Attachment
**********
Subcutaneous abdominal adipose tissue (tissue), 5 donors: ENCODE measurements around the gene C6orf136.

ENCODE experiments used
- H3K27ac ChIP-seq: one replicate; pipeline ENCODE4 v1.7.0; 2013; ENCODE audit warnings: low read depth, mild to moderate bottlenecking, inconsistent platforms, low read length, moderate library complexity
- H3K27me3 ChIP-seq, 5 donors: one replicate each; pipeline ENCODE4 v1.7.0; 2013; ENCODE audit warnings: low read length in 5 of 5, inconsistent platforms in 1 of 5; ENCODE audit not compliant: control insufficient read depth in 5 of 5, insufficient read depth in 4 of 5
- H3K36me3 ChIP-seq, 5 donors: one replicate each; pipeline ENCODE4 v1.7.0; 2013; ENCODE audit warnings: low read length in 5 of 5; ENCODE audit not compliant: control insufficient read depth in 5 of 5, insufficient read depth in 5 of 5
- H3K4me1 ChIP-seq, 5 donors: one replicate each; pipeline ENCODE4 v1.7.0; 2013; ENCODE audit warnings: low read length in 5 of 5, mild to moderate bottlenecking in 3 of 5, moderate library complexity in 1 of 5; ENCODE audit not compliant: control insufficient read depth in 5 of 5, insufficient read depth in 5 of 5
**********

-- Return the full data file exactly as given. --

Subcutaneous abdominal adipose tissue (tissue), 5 donors: ENCODE measurements around the gene C6orf136.

ENCODE experiments used
- H3K27ac ChIP-seq: one replicate; pipeline ENCODE4 v1.7.0; 2013; ENCODE audit warnings: low read depth, mild to moderate bottlenecking, inconsistent platforms, low read length, moderate library complexity
- H3K27me3 ChIP-seq, 5 donors: one replicate each; pipeline ENCODE4 v1.7.0; 2013; ENCODE audit warnings: low read length in 5 of 5, inconsistent platforms in 1 of 5; ENCODE audit not compliant: control insufficient read depth in 5 of 5, insufficient read depth in 4 of 5
- H3K36me3 ChIP-seq, 5 donors: one replicate each; pipeline ENCODE4 v1.7.0; 2013; ENCODE audit warnings: low read length in 5 of 5; ENCODE audit not compliant: control insufficient read depth in 5 of 5, insufficient read depth in 5 of 5
- H3K4me1 ChIP-seq, 5 donors: one replicate each; pipeline ENCODE4 v1.7.0; 2013; ENCODE audit warnings: low read length in 5 of 5, mild to moderate bottlenecking in 3 of 5, moderate library complexity in 1 of 5; ENCODE audit not compliant: control insufficient read depth in 5 of 5, insufficient read depth in 5 of 5